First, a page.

It's officially Austin Restaurant Week, which makes this a perfect time to tell you how much i love Austin's food scene. We have some truly impressive seafood and sushi restaurants for this non-coastal city led by young chefs like Uchi and Perla's, and some Texas classics like Guero's and Salt Lick not to mention the new startups like Woodland, Mulberry (my personal fav) and Apothecary Cafe & Wine Bar and my personal favorites (Hoover's and Eddy V's).
But what makes Austin's food landscape so awesome is the vibrant food trailer scene. There's Mighty Cone and Hey Cupcake on South Congress, Kebabalicious downtown and Franklin BBQ off I-35. While the food varies from barbecue to cupcakes to kebabs to deep-sauteed shrimp & avocados, the thing that links them all is a rather simple concept: serving great food out of an airstream trailer.
The funny thing is, this concept only sounds simple now...after it's been proven successful. If you told some potential investor or customer that you'd be serving food out of a trailer several years ago, they would look at you like you're kidding. Or crazy.
What about permitting? Will you have a restroom? Where will people sit? What happens if it rains? Will you have waiters? Doesn't it get 100 degrees in Austin? How are you going to make good food in a mini-kitchen? What happens if...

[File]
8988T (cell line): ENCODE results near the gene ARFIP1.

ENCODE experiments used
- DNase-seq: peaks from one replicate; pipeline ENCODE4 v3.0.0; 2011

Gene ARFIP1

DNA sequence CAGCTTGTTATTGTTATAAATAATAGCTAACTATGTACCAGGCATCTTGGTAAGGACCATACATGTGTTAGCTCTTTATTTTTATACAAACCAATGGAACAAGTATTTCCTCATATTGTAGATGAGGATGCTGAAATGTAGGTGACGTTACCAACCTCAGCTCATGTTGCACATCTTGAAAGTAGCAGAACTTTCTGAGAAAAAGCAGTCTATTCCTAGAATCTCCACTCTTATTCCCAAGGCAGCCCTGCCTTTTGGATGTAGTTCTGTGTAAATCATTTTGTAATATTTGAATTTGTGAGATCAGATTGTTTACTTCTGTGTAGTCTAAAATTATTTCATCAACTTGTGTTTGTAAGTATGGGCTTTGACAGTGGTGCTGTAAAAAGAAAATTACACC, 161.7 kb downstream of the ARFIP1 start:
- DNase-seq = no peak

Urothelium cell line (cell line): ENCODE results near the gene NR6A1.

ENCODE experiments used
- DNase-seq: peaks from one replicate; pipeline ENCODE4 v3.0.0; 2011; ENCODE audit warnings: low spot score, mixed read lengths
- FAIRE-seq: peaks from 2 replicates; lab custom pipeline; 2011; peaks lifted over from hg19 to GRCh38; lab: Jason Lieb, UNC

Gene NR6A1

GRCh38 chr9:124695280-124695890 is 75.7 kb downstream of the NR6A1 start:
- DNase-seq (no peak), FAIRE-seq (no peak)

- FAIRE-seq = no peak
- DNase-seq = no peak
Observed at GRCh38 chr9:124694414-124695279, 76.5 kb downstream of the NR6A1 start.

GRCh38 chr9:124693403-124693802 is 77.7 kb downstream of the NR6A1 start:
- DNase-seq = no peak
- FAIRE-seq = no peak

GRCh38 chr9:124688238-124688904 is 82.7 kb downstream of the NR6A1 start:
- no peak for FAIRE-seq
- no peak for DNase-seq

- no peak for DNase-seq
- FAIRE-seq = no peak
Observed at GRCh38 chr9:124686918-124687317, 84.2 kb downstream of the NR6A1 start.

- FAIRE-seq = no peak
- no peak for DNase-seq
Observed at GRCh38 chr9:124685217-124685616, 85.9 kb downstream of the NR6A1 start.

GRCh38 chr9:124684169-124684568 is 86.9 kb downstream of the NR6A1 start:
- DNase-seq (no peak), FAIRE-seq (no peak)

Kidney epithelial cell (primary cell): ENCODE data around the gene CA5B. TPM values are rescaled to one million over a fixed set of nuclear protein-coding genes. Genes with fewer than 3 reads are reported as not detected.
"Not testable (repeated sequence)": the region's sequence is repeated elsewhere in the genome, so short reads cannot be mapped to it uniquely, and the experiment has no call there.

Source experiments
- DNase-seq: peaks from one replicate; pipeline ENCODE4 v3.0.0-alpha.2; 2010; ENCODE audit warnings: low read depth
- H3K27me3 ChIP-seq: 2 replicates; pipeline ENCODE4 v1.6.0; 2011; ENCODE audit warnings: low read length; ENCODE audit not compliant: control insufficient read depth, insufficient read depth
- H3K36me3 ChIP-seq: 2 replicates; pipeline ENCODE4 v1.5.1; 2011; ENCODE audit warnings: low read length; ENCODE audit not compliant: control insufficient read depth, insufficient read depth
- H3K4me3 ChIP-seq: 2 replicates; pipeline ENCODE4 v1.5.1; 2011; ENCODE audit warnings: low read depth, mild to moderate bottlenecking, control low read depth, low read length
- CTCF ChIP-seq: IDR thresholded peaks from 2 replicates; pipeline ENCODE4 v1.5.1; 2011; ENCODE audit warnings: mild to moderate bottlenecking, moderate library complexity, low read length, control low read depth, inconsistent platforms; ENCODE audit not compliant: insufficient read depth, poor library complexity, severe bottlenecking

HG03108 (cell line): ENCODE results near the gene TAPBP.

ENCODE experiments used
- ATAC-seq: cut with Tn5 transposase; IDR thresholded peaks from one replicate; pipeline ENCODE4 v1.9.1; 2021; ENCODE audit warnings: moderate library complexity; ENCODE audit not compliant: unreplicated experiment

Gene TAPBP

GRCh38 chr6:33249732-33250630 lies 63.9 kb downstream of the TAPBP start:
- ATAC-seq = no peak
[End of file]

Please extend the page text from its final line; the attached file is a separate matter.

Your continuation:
I could go on and on and on with questions that a skeptic would have asked. This is pretty much how I feel when I explain Sneak Attack's pop-up business. I feel like I'm in on some hot new secret that it'll be years before other people figure out and fall in love with.
This is the exciting part about creating something out of thin air, building it from scratch and following a dream...it's not about guarantees and profit, it's about educated guesses and purpose.
My guess is that I don't need to confine myself to a 2,000-square foot location with a dressing room and regular hours in order to spread my sneaker and style love with Austin's residents and visitors.